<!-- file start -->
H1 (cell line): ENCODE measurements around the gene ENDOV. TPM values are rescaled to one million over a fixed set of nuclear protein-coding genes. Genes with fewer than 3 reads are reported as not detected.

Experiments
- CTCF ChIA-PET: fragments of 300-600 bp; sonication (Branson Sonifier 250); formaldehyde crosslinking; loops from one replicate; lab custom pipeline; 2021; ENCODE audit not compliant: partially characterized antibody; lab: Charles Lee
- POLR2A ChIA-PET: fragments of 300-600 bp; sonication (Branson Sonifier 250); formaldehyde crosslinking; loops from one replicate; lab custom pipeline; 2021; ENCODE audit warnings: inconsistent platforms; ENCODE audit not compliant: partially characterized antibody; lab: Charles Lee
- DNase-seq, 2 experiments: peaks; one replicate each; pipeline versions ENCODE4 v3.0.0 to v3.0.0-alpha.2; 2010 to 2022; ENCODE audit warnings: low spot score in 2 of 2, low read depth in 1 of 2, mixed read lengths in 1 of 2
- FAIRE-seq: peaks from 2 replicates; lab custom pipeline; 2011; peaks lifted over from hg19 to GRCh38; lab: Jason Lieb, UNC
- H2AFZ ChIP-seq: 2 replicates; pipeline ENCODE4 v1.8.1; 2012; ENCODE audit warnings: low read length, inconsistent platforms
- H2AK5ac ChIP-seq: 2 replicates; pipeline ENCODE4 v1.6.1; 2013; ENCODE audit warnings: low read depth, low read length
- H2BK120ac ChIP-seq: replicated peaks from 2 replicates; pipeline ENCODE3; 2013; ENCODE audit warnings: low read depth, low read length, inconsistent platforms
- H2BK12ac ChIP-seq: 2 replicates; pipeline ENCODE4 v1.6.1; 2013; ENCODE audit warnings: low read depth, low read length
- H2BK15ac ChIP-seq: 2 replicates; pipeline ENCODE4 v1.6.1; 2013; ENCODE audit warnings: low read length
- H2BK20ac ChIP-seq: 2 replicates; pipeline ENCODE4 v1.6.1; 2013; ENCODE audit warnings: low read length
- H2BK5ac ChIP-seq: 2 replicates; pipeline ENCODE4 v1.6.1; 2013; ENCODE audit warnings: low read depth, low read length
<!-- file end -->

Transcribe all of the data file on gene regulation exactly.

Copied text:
H1 (cell line): ENCODE measurements around the gene ENDOV. TPM values are rescaled to one million over a fixed set of nuclear protein-coding genes. Genes with fewer than 3 reads are reported as not detected.

Experiments
- CTCF ChIA-PET: fragments of 300-600 bp; sonication (Branson Sonifier 250); formaldehyde crosslinking; loops from one replicate; lab custom pipeline; 2021; ENCODE audit not compliant: partially characterized antibody; lab: Charles Lee
- POLR2A ChIA-PET: fragments of 300-600 bp; sonication (Branson Sonifier 250); formaldehyde crosslinking; loops from one replicate; lab custom pipeline; 2021; ENCODE audit warnings: inconsistent platforms; ENCODE audit not compliant: partially characterized antibody; lab: Charles Lee
- DNase-seq, 2 experiments: peaks; one replicate each; pipeline versions ENCODE4 v3.0.0 to v3.0.0-alpha.2; 2010 to 2022; ENCODE audit warnings: low spot score in 2 of 2, low read depth in 1 of 2, mixed read lengths in 1 of 2
- FAIRE-seq: peaks from 2 replicates; lab custom pipeline; 2011; peaks lifted over from hg19 to GRCh38; lab: Jason Lieb, UNC
- H2AFZ ChIP-seq: 2 replicates; pipeline ENCODE4 v1.8.1; 2012; ENCODE audit warnings: low read length, inconsistent platforms
- H2AK5ac ChIP-seq: 2 replicates; pipeline ENCODE4 v1.6.1; 2013; ENCODE audit warnings: low read depth, low read length
- H2BK120ac ChIP-seq: replicated peaks from 2 replicates; pipeline ENCODE3; 2013; ENCODE audit warnings: low read depth, low read length, inconsistent platforms
- H2BK12ac ChIP-seq: 2 replicates; pipeline ENCODE4 v1.6.1; 2013; ENCODE audit warnings: low read depth, low read length
- H2BK15ac ChIP-seq: 2 replicates; pipeline ENCODE4 v1.6.1; 2013; ENCODE audit warnings: low read length
- H2BK20ac ChIP-seq: 2 replicates; pipeline ENCODE4 v1.6.1; 2013; ENCODE audit warnings: low read length
- H2BK5ac ChIP-seq: 2 replicates; pipeline ENCODE4 v1.6.1; 2013; ENCODE audit warnings: low read depth, low read length